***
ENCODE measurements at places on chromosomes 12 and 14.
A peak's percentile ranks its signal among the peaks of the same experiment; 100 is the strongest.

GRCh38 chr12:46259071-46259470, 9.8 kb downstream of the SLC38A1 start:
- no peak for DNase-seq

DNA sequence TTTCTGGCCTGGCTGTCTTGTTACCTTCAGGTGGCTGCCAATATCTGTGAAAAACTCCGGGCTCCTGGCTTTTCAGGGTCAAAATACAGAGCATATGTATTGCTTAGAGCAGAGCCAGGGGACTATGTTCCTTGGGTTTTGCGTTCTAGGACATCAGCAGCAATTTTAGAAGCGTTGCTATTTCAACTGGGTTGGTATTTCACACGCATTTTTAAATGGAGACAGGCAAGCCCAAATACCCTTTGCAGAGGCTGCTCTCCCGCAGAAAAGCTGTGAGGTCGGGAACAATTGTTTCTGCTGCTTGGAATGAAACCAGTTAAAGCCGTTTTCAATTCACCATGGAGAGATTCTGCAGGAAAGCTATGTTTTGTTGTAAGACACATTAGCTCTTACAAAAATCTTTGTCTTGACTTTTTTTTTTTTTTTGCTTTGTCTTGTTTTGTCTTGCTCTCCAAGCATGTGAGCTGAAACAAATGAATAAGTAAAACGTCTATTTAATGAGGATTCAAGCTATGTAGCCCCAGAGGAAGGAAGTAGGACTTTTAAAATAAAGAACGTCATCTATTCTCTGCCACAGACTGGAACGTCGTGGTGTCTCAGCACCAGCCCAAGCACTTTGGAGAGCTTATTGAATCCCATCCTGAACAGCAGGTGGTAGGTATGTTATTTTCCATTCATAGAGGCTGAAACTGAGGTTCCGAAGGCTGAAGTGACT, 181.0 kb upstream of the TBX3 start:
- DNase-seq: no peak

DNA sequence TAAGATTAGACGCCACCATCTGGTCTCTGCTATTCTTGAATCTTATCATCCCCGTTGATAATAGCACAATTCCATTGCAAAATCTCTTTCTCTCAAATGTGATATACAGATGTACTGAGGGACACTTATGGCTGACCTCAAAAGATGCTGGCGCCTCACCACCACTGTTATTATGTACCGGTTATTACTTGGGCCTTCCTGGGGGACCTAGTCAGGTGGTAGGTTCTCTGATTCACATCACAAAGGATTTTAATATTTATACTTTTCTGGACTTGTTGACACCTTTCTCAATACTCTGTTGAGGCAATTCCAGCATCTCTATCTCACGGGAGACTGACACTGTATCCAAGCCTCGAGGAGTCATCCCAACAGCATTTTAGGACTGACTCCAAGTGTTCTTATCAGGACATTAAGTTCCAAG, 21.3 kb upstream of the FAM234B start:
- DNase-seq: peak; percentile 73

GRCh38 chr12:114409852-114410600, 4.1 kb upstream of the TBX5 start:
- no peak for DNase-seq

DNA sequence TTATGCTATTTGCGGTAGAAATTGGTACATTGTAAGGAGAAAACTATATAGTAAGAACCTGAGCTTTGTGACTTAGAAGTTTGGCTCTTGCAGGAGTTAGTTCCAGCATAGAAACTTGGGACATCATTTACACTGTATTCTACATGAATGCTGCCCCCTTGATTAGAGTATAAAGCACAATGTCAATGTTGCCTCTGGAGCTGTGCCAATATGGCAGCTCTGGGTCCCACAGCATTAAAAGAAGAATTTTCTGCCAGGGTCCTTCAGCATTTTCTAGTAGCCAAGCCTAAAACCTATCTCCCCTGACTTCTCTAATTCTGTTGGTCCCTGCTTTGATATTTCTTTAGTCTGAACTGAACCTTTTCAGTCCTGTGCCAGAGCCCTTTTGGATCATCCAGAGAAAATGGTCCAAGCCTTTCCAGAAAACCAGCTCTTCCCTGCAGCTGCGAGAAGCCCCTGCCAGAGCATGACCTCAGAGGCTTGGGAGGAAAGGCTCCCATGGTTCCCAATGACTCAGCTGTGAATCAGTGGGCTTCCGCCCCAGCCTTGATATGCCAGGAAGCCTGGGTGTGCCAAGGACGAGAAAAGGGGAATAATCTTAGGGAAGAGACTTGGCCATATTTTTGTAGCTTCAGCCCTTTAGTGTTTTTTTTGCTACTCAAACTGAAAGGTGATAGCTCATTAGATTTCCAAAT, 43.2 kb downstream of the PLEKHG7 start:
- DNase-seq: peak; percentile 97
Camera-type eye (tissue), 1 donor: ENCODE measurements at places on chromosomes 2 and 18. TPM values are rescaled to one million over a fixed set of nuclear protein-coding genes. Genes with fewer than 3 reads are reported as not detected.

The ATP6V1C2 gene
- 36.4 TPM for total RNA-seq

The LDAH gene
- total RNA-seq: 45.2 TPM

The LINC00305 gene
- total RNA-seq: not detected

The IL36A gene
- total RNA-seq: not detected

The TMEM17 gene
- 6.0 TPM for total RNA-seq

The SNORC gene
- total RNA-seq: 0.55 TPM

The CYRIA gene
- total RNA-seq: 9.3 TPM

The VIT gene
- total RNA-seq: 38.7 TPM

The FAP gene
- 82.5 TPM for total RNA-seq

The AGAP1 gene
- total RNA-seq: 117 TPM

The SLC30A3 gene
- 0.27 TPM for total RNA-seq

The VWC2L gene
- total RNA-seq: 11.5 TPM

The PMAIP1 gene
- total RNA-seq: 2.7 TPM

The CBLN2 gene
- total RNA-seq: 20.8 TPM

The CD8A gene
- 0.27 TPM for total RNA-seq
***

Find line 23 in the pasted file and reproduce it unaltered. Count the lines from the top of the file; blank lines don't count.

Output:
- 6.0 TPM for total RNA-seq